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End-of-Life Decisions: Care Instructions


It can be hard to live with an illness that cannot be cured. But if your health is getting worse, you may want to make decisions about end-of-life care. Planning for the end of your life does not mean that you are giving up. It is a way to make sure that your wishes are met. Clearly stating your wishes can make it easier for your loved ones. Making plans while you are still able may also ease your mind and make your final days less stressful and more meaningful.

Follow-up care is a key part of your treatment and safety. Be sure to make and go to all appointments, and call your doctor or nurse advice line (811 in most provinces and territories) if you are having problems. It's also a good idea to know your test results and keep a list of the medicines you take.

What can you do to plan for the end of life?

  • You can bring these issues up with your doctor. You do not need to wait until your doctor starts the conversation. You might start with, "What makes life worth living for me is. . ." And then follow it with, "I would not be willing to live with. . ." When you complete this sentence it helps your doctor understand your wishes.
  • Talk openly and honestly with your doctor. This is the best way to understand the decisions you will need to make as your health changes. Know that you can always change your mind.
  • Ask your doctor about commonly used life-support measures. These include tube feedings, breathing machines, and fluids given through a vein (I.V.). Understanding these treatments will help you decide whether you want them.
  • You may choose to have these life-supporting treatments for a limited time. This allows a trial period to see whether they will help you. You may also decide that you want your doctor to take only certain measures to keep you alive. It may help to think about the big picture, like what makes life worth living for you or what your values and goals are.
  • Talk to your doctor about how long you are likely to live. Your doctor may be able to give you an idea of what usually happens with your specific illness.
  • Think about preparing papers that state your wishes. These papers are called advance care plans. If you do this early and review them often, there will not be any confusion about what you want. You can change your instructions at any time.

Which papers should you prepare?

Advance care plans include papers that tell doctors how you want to be cared for at the end of your life in case you are in a coma or cannot communicate. You do not need a lawyer to write these papers. Ask your doctor or your local public health unit for information on how to write your advance care plan. They may have the forms for each of these types of papers. Make sure your doctor has a copy of these on file, and give a copy to a family member or close friend.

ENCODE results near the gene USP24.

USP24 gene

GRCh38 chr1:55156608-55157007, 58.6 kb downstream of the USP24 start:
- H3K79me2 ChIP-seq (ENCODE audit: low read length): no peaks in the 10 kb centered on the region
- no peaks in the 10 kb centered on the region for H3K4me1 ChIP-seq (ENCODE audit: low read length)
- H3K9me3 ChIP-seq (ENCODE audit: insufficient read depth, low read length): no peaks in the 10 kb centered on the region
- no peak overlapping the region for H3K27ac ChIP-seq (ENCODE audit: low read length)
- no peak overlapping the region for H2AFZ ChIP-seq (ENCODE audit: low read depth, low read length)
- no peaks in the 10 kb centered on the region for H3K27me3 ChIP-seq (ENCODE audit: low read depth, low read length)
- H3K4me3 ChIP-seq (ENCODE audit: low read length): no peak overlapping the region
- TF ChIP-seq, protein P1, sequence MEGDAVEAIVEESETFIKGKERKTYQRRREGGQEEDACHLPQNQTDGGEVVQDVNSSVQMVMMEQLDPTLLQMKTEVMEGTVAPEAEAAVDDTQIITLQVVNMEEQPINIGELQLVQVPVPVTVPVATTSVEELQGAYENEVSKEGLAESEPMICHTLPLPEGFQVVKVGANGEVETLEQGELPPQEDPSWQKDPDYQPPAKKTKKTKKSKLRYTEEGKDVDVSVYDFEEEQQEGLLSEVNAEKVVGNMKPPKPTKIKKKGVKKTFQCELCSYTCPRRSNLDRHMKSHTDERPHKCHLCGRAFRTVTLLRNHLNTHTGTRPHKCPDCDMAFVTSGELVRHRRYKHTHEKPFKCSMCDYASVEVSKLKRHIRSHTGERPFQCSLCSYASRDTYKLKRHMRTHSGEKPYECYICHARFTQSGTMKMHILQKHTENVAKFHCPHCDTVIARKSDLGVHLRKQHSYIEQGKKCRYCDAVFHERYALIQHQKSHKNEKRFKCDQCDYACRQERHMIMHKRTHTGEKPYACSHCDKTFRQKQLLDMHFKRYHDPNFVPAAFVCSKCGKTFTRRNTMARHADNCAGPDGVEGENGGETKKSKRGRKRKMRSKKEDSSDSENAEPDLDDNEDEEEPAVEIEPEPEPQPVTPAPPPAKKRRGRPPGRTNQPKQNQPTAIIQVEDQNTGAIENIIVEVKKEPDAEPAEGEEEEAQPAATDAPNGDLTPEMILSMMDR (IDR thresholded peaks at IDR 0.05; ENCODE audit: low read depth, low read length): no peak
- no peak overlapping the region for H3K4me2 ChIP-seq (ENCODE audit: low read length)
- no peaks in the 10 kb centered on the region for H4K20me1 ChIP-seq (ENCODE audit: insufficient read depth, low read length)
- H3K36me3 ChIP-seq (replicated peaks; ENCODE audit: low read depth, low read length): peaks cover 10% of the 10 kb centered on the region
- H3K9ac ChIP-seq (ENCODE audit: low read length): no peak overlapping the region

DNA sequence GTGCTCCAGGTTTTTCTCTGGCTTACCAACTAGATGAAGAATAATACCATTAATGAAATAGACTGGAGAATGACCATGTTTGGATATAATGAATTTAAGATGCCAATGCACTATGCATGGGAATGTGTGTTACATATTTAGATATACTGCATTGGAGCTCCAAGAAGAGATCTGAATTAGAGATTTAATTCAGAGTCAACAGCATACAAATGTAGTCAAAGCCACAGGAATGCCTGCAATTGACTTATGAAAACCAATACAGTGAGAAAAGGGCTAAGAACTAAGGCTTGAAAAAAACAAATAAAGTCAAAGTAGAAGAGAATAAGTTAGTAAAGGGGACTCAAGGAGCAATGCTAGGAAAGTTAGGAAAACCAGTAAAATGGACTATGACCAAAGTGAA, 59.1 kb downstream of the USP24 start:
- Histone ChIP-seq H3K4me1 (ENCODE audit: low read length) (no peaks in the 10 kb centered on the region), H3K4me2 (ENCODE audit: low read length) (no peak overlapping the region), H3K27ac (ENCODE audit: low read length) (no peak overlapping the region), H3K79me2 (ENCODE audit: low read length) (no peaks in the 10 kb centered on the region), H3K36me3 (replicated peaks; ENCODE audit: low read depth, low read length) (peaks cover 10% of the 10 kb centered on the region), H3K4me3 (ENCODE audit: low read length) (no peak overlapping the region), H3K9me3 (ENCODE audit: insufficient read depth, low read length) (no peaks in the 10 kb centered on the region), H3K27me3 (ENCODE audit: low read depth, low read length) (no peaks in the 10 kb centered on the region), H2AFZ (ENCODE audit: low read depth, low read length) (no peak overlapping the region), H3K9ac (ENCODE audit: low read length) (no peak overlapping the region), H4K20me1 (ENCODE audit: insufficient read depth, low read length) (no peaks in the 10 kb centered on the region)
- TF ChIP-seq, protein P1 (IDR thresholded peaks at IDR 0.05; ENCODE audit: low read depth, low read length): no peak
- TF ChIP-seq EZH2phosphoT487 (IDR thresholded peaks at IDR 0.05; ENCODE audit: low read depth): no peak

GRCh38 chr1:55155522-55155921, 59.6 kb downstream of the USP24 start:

• Consider a do-not-resuscitate order (DNR). This order asks that no extra treatments be done if your heart stops or you stop breathing. Extra treatments may include cardiopulmonary resuscitation (CPR), or electrical shock to restart your heart, or a machine to breathe for you. If you decide to have a DNR order, ask your doctor to explain and write it. Place the order in your home where everyone can easily see it.
  • Consider naming a substitute decision-maker. This allows you to name a person to make decisions about your care if you are not able to. Most people ask a close friend or family member. Talk to this person about the kinds of treatments you want and those that you do not want. Make sure this person understands your wishes.

These papers are simple to change. Tell your doctor what you want to change, and ask him or her to make a note in your medical file. Give your family updated copies of the papers.

Where can you learn more?

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Care instructions adapted under license by your healthcare professional. If you have questions about a medical condition or this instruction, always ask your healthcare professional. Healthwise, Incorporated disclaims any warranty or liability for your use of this information.